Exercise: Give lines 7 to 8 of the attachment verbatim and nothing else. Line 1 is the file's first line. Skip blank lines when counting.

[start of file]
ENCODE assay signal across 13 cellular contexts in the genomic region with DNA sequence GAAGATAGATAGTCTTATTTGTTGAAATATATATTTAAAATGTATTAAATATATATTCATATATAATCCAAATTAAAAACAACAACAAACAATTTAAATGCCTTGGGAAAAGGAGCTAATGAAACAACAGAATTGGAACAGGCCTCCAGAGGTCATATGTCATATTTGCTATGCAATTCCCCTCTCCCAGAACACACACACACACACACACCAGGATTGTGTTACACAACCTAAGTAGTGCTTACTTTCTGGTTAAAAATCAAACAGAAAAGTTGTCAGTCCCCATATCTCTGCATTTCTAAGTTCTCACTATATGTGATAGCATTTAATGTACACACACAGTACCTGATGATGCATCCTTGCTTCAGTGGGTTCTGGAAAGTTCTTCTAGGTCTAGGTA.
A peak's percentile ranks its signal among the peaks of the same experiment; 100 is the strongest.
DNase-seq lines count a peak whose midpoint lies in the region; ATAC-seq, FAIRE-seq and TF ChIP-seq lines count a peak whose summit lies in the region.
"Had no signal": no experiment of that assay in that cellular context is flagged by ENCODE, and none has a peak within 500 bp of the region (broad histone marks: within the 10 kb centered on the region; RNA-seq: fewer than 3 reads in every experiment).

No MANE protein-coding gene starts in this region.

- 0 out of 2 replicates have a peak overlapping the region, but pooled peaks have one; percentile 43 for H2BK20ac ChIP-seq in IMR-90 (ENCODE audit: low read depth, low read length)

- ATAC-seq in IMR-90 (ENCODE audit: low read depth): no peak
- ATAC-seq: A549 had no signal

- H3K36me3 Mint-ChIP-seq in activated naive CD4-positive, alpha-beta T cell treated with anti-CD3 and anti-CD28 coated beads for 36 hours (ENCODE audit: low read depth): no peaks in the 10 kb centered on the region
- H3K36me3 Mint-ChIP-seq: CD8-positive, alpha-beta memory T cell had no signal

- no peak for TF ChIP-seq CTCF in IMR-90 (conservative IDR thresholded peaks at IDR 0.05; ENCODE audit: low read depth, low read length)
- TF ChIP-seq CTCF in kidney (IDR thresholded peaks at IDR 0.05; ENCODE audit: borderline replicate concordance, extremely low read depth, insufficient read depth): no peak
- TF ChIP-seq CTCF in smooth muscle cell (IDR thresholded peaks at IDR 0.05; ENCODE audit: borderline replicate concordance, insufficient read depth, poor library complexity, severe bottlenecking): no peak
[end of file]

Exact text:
- ATAC-seq in IMR-90 (ENCODE audit: low read depth): no peak
- ATAC-seq: A549 had no signal